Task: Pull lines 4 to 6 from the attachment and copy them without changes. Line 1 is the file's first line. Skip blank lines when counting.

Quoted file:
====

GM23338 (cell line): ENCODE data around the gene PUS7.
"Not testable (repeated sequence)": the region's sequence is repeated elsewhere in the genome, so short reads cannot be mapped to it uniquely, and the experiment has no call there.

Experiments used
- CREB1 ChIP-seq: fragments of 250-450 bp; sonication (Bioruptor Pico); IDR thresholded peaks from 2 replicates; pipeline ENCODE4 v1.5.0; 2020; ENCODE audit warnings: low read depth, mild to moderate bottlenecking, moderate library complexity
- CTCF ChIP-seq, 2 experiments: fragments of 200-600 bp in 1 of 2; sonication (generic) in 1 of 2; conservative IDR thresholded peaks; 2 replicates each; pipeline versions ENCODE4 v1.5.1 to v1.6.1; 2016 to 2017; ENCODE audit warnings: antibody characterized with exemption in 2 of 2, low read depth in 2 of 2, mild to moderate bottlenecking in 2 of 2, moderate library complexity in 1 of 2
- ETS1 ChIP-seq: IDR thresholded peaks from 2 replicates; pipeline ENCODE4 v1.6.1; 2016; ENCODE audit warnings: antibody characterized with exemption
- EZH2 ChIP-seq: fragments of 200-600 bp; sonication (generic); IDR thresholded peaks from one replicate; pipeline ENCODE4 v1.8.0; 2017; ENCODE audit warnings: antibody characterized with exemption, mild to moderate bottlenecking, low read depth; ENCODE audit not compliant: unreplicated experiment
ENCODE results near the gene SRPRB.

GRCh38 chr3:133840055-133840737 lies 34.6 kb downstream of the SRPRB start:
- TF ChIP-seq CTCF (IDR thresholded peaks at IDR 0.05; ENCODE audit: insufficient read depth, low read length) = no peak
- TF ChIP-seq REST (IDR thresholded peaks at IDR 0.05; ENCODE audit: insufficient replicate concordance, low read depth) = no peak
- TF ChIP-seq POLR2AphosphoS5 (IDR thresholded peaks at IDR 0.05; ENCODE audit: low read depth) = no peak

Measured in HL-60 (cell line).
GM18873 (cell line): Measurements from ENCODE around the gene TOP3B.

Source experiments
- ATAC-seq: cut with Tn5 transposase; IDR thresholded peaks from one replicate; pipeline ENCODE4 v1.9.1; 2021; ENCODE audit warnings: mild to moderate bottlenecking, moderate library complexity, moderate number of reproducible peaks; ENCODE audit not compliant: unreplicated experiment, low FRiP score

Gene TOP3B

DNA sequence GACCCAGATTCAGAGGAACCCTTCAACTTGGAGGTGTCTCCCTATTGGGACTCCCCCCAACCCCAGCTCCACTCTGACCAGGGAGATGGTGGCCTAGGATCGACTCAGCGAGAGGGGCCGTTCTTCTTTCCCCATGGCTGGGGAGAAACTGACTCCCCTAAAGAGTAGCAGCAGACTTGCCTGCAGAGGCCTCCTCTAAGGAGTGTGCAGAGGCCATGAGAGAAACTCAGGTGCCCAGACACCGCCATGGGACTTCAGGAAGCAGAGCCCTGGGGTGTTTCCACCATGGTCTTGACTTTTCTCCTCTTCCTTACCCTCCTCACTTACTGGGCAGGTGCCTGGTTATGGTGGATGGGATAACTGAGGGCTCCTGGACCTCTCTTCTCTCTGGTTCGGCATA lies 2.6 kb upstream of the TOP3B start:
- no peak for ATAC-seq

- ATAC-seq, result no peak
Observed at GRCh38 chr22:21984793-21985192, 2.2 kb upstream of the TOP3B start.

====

- CREB1 ChIP-seq: fragments of 250-450 bp; sonication (Bioruptor Pico); IDR thresholded peaks from 2 replicates; pipeline ENCODE4 v1.5.0; 2020; ENCODE audit warnings: low read depth, mild to moderate bottlenecking, moderate library complexity
- CTCF ChIP-seq, 2 experiments: fragments of 200-600 bp in 1 of 2; sonication (generic) in 1 of 2; conservative IDR thresholded peaks; 2 replicates each; pipeline versions ENCODE4 v1.5.1 to v1.6.1; 2016 to 2017; ENCODE audit warnings: antibody characterized with exemption in 2 of 2, low read depth in 2 of 2, mild to moderate bottlenecking in 2 of 2, moderate library complexity in 1 of 2
- ETS1 ChIP-seq: IDR thresholded peaks from 2 replicates; pipeline ENCODE4 v1.6.1; 2016; ENCODE audit warnings: antibody characterized with exemption